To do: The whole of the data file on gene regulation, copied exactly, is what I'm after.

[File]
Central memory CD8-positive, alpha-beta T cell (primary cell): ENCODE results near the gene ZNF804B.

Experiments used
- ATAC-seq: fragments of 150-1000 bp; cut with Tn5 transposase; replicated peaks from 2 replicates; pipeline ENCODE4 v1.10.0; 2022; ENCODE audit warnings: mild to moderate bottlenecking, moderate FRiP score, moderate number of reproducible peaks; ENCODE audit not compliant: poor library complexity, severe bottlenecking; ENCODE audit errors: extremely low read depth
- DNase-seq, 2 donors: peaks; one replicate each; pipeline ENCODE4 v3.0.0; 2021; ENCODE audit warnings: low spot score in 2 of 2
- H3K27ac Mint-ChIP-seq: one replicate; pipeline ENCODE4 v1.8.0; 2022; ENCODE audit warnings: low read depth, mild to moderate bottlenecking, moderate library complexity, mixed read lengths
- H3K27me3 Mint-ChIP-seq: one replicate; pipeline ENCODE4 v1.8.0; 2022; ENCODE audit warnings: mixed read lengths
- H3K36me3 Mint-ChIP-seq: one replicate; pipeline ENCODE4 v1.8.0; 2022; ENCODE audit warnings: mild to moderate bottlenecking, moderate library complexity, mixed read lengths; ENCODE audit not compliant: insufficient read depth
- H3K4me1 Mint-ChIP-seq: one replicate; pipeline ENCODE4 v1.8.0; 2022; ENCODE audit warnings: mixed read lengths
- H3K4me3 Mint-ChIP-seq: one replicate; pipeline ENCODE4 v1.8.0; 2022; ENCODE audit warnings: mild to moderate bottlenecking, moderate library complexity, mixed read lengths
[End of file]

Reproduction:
Central memory CD8-positive, alpha-beta T cell (primary cell): ENCODE results near the gene ZNF804B.

Experiments used
- ATAC-seq: fragments of 150-1000 bp; cut with Tn5 transposase; replicated peaks from 2 replicates; pipeline ENCODE4 v1.10.0; 2022; ENCODE audit warnings: mild to moderate bottlenecking, moderate FRiP score, moderate number of reproducible peaks; ENCODE audit not compliant: poor library complexity, severe bottlenecking; ENCODE audit errors: extremely low read depth
- DNase-seq, 2 donors: peaks; one replicate each; pipeline ENCODE4 v3.0.0; 2021; ENCODE audit warnings: low spot score in 2 of 2
- H3K27ac Mint-ChIP-seq: one replicate; pipeline ENCODE4 v1.8.0; 2022; ENCODE audit warnings: low read depth, mild to moderate bottlenecking, moderate library complexity, mixed read lengths
- H3K27me3 Mint-ChIP-seq: one replicate; pipeline ENCODE4 v1.8.0; 2022; ENCODE audit warnings: mixed read lengths
- H3K36me3 Mint-ChIP-seq: one replicate; pipeline ENCODE4 v1.8.0; 2022; ENCODE audit warnings: mild to moderate bottlenecking, moderate library complexity, mixed read lengths; ENCODE audit not compliant: insufficient read depth
- H3K4me1 Mint-ChIP-seq: one replicate; pipeline ENCODE4 v1.8.0; 2022; ENCODE audit warnings: mixed read lengths
- H3K4me3 Mint-ChIP-seq: one replicate; pipeline ENCODE4 v1.8.0; 2022; ENCODE audit warnings: mild to moderate bottlenecking, moderate library complexity, mixed read lengths